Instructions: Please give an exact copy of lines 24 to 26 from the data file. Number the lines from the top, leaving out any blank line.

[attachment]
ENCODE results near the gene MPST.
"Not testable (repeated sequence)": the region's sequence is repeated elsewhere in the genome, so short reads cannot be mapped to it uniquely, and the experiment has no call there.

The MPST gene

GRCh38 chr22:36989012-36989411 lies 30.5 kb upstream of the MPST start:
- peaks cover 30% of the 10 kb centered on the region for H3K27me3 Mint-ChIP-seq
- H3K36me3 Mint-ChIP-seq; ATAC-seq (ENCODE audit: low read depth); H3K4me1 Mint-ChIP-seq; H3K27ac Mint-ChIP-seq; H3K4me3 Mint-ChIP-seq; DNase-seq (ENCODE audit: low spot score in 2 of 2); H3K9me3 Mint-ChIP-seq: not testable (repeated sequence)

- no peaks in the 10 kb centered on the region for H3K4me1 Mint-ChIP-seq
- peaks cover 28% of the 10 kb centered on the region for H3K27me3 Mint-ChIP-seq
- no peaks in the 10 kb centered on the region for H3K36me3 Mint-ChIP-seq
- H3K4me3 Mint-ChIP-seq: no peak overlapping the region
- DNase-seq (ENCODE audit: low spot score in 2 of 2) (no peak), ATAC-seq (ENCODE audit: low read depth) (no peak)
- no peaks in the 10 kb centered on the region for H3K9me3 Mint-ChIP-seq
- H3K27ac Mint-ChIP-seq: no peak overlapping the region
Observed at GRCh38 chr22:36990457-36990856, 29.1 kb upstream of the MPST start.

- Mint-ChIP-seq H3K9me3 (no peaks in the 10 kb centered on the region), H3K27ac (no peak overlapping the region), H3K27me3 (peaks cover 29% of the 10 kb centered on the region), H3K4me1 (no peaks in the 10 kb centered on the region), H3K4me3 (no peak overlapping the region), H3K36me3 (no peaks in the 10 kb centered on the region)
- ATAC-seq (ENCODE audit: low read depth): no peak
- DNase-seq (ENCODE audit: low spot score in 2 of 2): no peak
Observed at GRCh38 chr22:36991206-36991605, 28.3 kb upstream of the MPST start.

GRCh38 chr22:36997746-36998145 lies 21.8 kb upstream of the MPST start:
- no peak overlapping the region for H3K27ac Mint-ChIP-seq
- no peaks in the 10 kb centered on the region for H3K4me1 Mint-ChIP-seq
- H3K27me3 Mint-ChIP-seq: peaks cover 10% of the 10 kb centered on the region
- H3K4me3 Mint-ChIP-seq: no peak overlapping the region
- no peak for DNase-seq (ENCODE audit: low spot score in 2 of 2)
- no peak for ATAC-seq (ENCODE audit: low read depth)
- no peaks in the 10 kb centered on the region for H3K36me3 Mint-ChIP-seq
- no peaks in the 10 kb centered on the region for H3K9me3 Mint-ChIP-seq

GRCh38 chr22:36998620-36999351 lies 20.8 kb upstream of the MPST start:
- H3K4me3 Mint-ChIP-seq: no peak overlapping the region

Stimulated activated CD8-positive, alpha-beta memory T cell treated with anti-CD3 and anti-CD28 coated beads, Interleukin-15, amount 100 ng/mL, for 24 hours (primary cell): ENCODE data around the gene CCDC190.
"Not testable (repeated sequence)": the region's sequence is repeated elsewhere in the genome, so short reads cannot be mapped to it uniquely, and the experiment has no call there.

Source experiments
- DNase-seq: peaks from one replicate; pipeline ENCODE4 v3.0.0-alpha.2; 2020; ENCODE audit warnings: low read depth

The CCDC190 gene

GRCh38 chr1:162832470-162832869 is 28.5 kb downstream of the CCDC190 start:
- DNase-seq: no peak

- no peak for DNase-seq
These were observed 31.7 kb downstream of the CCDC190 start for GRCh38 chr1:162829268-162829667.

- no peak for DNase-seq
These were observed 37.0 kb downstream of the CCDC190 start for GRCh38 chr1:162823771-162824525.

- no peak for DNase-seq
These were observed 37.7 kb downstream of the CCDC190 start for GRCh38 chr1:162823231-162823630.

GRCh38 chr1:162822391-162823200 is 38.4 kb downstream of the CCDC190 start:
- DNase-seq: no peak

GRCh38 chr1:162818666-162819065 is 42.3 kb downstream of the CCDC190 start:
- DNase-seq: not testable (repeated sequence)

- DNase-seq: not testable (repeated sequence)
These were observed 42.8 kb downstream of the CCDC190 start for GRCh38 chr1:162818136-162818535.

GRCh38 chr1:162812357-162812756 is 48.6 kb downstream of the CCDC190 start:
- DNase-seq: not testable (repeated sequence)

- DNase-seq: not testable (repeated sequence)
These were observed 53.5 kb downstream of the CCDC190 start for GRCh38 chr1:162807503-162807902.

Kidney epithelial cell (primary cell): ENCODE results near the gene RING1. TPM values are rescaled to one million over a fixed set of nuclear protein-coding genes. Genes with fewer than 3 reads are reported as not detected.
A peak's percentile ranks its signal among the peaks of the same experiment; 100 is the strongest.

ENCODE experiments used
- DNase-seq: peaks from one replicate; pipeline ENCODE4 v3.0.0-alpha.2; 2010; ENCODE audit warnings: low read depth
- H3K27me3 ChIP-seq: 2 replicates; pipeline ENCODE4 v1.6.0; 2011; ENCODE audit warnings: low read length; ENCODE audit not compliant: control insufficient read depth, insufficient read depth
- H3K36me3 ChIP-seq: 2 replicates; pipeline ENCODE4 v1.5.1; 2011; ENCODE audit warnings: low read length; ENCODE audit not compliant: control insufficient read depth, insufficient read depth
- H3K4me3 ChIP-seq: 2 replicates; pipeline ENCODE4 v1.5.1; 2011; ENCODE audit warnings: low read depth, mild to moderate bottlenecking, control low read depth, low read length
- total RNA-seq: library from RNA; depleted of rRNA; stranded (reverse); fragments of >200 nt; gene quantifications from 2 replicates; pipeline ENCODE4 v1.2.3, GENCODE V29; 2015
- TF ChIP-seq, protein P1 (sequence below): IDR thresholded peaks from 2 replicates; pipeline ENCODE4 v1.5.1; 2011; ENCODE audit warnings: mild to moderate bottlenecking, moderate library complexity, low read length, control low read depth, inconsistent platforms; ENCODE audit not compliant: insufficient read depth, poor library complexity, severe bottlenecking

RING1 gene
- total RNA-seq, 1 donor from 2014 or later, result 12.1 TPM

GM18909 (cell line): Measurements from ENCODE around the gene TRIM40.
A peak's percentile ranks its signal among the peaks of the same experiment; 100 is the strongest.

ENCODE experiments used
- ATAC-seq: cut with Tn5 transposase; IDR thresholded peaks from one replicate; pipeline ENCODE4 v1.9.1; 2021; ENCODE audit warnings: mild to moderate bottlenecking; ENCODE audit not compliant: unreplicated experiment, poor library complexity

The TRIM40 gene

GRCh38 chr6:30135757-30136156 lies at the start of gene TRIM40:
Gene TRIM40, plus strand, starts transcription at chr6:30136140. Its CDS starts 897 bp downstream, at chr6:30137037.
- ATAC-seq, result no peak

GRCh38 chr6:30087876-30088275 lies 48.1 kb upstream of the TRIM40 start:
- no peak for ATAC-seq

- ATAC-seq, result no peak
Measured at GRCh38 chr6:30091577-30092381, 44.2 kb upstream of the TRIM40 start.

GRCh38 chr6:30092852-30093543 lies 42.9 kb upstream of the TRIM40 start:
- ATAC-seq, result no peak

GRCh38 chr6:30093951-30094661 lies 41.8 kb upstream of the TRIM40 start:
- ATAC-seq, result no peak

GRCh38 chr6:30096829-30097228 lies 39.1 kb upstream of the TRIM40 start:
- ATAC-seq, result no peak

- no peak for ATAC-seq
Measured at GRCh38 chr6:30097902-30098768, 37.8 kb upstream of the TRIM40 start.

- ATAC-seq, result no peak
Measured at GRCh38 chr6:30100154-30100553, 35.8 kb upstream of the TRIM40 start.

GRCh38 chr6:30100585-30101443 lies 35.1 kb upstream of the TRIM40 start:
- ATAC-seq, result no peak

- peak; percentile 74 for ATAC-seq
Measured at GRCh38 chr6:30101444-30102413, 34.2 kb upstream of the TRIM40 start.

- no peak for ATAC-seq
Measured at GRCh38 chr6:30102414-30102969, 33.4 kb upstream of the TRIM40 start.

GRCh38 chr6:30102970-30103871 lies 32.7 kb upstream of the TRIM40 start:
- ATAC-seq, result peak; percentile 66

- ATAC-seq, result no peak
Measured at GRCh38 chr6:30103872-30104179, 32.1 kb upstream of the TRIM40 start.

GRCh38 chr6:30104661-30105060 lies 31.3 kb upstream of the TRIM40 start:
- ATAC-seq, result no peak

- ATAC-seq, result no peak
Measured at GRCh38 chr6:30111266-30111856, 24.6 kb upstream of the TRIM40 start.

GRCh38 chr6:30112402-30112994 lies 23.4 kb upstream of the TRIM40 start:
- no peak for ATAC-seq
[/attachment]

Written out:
- no peak for DNase-seq (ENCODE audit: low spot score in 2 of 2)
- no peak for ATAC-seq (ENCODE audit: low read depth)
- no peaks in the 10 kb centered on the region for H3K36me3 Mint-ChIP-seq